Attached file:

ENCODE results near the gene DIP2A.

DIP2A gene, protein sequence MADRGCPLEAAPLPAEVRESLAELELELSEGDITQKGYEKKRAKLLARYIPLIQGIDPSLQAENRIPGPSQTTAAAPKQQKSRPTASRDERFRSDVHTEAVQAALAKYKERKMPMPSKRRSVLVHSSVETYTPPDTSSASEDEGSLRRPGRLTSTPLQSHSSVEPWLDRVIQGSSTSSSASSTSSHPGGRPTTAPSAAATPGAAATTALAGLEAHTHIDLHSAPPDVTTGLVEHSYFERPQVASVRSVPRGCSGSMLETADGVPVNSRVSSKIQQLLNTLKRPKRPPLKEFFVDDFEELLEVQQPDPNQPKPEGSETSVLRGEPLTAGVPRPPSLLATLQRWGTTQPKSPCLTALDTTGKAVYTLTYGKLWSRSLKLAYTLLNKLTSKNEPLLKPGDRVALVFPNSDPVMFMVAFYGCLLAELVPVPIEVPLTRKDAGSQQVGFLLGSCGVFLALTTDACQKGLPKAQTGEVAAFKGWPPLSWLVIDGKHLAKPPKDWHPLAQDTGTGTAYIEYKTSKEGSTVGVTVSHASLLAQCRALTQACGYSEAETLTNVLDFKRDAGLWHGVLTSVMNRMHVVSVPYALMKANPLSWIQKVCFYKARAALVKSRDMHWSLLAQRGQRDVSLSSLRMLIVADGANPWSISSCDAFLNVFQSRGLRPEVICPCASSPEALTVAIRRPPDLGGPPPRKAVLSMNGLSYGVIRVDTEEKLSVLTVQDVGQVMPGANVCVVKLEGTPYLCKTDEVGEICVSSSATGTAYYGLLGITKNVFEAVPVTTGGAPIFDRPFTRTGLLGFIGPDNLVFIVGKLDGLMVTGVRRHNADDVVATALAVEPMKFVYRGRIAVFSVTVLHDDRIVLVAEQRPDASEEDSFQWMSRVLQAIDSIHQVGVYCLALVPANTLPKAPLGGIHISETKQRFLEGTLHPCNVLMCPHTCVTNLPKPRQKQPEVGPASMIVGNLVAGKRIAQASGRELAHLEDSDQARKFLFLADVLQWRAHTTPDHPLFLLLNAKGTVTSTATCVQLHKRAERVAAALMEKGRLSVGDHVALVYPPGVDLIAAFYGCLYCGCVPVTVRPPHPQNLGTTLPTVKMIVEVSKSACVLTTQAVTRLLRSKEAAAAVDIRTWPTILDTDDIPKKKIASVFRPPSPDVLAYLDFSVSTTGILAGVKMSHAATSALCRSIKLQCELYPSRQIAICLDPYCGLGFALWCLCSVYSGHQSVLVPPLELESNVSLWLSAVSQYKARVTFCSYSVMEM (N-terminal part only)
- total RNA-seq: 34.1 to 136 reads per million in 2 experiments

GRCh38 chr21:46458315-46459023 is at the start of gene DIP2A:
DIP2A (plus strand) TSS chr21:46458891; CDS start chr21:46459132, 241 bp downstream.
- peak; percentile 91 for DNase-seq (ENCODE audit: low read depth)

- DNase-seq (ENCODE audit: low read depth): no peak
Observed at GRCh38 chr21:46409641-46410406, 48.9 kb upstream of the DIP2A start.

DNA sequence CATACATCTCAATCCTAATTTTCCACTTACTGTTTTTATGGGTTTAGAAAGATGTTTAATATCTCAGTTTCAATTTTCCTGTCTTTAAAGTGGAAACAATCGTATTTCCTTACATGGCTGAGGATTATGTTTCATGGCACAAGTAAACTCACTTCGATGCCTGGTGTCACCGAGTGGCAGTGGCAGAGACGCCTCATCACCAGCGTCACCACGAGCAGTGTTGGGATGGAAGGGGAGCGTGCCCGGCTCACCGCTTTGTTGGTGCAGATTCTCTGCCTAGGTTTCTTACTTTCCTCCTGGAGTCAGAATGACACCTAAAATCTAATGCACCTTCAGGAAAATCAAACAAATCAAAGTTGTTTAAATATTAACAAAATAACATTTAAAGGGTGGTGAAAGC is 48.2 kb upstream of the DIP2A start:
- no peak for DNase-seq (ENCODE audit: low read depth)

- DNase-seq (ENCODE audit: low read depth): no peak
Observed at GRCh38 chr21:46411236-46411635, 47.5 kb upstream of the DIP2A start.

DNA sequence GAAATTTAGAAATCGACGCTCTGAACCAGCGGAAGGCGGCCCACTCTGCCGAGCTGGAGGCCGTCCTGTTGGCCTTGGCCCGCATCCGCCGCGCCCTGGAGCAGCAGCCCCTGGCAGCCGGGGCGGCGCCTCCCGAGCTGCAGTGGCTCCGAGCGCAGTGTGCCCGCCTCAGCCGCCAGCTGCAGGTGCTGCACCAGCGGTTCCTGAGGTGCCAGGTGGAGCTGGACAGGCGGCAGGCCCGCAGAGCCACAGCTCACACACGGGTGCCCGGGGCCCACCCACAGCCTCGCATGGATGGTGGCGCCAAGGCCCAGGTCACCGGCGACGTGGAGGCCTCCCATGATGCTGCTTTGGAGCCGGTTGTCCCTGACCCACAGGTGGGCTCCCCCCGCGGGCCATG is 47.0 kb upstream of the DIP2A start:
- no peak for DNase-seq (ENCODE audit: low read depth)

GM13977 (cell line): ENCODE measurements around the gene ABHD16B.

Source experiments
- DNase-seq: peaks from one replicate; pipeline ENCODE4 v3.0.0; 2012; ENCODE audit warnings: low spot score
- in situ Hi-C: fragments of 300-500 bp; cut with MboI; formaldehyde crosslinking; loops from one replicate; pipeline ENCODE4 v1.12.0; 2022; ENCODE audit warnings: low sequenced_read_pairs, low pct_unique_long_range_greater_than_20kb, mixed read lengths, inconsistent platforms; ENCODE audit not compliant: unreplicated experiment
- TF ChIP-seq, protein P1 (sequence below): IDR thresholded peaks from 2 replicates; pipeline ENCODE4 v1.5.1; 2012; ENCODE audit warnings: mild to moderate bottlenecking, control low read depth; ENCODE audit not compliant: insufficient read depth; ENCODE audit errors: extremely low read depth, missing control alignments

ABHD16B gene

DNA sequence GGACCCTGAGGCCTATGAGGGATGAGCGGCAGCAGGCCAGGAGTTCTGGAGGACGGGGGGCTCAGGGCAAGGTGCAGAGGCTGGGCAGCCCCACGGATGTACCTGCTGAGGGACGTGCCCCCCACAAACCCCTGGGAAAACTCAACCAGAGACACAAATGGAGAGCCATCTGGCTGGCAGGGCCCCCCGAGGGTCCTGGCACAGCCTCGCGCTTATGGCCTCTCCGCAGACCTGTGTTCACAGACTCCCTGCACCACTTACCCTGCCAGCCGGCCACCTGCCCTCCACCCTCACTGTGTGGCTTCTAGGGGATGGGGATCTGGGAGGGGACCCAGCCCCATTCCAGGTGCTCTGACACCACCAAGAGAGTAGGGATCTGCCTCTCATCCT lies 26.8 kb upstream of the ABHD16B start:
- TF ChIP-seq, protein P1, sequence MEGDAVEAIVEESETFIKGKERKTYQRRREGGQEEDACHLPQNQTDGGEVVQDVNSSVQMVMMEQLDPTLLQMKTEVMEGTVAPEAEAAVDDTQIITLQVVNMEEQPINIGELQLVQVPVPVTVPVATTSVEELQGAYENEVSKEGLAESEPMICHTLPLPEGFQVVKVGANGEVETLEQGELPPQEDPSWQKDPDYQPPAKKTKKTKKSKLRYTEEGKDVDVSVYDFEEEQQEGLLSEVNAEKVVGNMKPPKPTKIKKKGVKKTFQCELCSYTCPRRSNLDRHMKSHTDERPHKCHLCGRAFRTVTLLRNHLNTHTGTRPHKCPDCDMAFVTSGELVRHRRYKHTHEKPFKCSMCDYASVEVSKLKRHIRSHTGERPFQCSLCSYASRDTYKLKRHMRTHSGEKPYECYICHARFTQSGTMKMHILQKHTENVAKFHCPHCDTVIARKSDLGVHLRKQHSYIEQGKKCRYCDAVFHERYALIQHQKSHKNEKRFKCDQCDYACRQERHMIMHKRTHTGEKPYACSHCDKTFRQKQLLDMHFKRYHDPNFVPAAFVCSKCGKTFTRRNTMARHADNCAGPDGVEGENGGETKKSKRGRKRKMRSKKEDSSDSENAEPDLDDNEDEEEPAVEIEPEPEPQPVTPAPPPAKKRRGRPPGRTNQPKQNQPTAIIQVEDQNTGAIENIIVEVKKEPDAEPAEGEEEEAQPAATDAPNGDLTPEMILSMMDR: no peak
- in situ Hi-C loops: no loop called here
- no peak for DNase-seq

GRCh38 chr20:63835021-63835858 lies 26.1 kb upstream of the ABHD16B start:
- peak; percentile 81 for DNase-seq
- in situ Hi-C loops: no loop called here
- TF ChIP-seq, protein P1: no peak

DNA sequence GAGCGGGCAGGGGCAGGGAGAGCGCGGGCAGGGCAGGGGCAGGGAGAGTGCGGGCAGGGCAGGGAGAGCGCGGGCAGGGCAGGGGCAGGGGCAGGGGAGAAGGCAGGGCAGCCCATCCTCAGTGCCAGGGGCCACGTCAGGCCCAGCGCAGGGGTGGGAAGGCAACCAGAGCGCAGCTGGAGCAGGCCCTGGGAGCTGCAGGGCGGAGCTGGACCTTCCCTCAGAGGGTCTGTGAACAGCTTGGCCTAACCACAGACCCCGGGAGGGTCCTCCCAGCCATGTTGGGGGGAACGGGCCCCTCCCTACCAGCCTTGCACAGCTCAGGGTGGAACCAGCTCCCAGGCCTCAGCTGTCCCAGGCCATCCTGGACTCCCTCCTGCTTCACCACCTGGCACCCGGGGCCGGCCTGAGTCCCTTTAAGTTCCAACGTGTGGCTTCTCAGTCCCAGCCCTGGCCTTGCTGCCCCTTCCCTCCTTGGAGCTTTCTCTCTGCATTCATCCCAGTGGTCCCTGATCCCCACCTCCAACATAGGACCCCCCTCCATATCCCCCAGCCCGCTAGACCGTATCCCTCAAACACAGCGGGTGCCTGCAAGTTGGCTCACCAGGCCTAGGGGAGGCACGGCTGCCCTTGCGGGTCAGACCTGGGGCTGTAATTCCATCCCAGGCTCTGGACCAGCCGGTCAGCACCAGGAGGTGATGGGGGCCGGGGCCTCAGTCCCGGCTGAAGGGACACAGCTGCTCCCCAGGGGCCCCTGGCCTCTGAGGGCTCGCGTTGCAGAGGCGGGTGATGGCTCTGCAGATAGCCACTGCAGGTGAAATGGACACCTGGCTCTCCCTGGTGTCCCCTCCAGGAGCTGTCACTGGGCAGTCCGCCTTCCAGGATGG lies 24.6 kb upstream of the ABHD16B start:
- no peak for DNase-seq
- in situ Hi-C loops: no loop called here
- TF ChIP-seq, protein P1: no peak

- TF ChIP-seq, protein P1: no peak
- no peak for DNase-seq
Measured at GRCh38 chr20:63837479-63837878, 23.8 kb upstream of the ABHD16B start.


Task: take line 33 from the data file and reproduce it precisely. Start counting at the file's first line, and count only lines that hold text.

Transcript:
- TF ChIP-seq, protein P1: no peak